Pearl TV Makes Holiday Promo Push For NextGen TV

A new campaign from the consortium will run through Jan. 30 in 34 DMAs where NextGen TV stations are on the air.

Aiming to capitalize on the holiday shopping season, broadcast consortium Pearl TV is launching a major marketing campaign for NextGen TV (also known as ATSC 3.0) on Nov. 26 in the 34 DMAs where NextGen TV stations are on the air.

The new campaign from Pearl TV, which counts more than 750 stations and nine of the largest station groups in its membership, will run through Jan. 30 in big markets like Atlanta, Houston, Orlando and Tampa. It represents a significant ramp-up from last year’s brand awareness campaign, which only ran in six markets. While the 2021 campaign will replay some of the same creative, including a spot explaining the overall benefits of NextGen TV sets, it will also include new spots from audio technology giant Dolby that emphasize the audio benefits that come with 3.0.

“We’re excited, because it will be much more national in its rollout,” said Pearl TV Managing Director Anne Schelle. “All of the stations are participating and promoting based on a suggested GRP [gross rating point] schedule from Black Friday through Jan. 30, gearing up for the Super Bowl. There are a lot of TVs bought between Christmas Day, because of the sales, all the way through January.”

The nine-week NextGen TV campaign will be run from promotional spot inventory across the Pearl TV stations in all of the on-air 3.0 markets and will be supplemented with advertising on station websites and social media platforms. So far, Facebook has been particularly effective as a marketing tool for NextGen TV, Schelle said.

Dolby’s “Sound Decisions” campaign highlights the Dolby AC-4 system’s enhanced audio features, including loudness control and dialogue enhancement, that proved popular with consumers in a Magid study conducted in Phoenix, Pearl TV’s main NextGen TV test market.

One spot, “Dialogue Drama,” shows a family sitting on a couch and eagerly awaiting a plot reveal in their TV drama, only to have it rendered inaudible by blaring background music. It then replays the scene and shows how Dolby’s “Voice +” technology makes the dialogue easy to hear. Another spot, “Sound Surprise,” depicts a sleeping grandfather sitting alongside his family who is jolted awake when the channel is changed; the scene is replayed using Dolby’s loudness control technology and Grandpa keeps snoozing through the channel change.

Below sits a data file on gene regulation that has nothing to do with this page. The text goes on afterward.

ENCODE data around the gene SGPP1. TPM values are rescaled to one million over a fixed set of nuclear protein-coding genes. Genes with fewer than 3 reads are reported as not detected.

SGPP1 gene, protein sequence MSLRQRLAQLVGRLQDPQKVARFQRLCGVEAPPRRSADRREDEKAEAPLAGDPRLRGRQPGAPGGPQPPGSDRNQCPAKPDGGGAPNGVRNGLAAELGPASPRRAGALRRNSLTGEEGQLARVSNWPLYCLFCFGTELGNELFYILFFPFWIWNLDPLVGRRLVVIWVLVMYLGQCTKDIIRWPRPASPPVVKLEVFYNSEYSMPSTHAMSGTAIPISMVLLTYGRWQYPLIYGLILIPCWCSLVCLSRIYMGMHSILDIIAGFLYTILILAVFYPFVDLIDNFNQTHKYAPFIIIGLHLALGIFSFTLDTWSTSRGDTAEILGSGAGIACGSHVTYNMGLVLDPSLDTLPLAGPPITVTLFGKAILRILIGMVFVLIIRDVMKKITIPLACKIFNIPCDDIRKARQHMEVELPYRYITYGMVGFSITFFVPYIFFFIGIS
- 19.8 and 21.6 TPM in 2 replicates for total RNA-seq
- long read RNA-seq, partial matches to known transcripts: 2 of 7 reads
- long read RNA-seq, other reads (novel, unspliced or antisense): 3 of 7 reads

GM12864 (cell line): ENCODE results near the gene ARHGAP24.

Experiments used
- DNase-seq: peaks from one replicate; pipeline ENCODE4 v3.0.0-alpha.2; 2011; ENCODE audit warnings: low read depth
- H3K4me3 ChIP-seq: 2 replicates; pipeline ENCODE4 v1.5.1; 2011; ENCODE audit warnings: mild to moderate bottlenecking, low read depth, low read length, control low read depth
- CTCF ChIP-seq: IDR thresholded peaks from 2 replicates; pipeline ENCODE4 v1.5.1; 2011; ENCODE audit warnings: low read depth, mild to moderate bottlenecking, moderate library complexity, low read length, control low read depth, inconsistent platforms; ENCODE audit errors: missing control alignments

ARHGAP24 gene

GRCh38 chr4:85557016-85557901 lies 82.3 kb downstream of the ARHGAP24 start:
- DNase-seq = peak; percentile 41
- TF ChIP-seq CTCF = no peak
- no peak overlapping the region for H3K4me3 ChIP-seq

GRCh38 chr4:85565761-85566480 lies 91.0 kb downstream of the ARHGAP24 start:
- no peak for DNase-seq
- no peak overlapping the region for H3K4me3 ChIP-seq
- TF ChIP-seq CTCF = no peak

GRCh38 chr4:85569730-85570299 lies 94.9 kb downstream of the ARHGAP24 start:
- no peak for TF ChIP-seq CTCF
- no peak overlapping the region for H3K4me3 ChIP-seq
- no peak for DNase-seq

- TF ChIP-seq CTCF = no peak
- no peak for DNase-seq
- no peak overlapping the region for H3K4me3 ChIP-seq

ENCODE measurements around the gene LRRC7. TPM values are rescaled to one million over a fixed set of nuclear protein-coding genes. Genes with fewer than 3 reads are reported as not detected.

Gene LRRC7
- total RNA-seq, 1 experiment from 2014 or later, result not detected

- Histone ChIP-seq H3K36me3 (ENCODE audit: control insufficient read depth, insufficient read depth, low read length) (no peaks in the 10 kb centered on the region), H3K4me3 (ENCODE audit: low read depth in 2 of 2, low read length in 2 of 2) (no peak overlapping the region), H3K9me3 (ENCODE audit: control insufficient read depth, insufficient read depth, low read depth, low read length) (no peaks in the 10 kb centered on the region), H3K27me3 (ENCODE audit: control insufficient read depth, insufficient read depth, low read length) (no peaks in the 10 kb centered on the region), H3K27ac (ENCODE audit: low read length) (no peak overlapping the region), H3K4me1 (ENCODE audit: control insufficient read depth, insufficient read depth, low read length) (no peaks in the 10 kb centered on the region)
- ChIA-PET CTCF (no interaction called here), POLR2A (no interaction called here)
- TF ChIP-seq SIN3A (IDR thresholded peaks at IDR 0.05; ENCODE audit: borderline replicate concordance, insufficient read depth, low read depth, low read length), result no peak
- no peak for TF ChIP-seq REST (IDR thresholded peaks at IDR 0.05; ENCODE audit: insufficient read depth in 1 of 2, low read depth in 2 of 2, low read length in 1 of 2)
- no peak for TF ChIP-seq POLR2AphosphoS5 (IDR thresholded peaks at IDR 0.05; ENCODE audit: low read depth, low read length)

The new Dolby “Sound Decisions” campaign was produced by English advertising firm moremilk, while Pearl TV’s original NextGen TV brand awareness spot was created by Atlanta agency Hothouse Inc.

“We’re augmenting the main brand campaign with the Dolby, and stations are swapping out general brand spots and sometimes running the Dolby spots,” Schelle said. “They’re all tagged with the station information, they’re all tagged with the television logos, and they’re all tagged with [Pearl TV’s website promoting 3.0 to consumers].”

No TV set manufacturers or electronics retailers are currently paying for their own spots advertising NextGen TV sets on local TV stations. But two Pearl TV stations currently on-air with 3.0 have reached co-op agreements with local retailers to sponsor programming, including a technology show and a lifestyle show.

Schelle said Magid research shows that last year’s promo effort for NextGen TV lent a “halo effect” to TV stations whereby consumers saw them as being innovative. It also helps “condition” consumers for future applications and services that stations will only offer through NextGen TV, she added.

Broadcasters’ expanded consumer marketing effort reflects the progress of the overall NextGen TV rollout. Thirty-four markets (and 46 total cities) are now on air with 3.0 signals, representing coverage to 35% of the country. Twenty more cities, including Los Angeles, are expected to launch by year-end, representing 45% of the country. Another 40 markets are planned to start broadcasting 3.0 in 2022, including top-10 DMAs New York, Chicago and Philadelphia, with perhaps 75% coverage reached by next summer.

(The stations currently on-air are simulcasting their 1.0 programming in 1080p with standard-dynamic range; some HDR and perhaps even 4K content should come in 2022 pending upgrades in networks’ distribution systems.)

The 3.0 TV set universe is growing as well, with 70 models from Sony, Samsung and LG available at electronics retailers like Best Buy and big-box stories like Costco. And more manufacturers are expected to introduce NextGen TV sets in January at the CES Show in Las Vegas.

While manufacturers like Samsung highlight the NextGen TV reception capability of sets on their websites, it is hard to find any mention of NextGen TV today on the websites of retailers like Best Buy and P.C. Richard, even when drilling down into the technical specifications for individual models. To make shopping for 3.0-capable sets easier for consumers, Pearl TV has created a “NextGen TV Holiday Gift Guide” that is available at and which lists select models from LG, Sony and Samsung.

Sony, which has incorporated NextGen TV reception into all of its 2021 TV models, has led the way in marketing the technology to retailers by promoting it at kiosks which run the NextGen TV “sizzle reel” from the Pearl TV website, said Schelle. The company has also produced a training video to educate retailers about NextGen TV’s benefits.

Pearl TV will be focusing on retailer education at CES in January.

“Part of our big push at [CES] is to get retailers educated,” Schelle said. “Because we’re doing this big campaign, consumers are going to be walking into stores asking about NextGen TV.”

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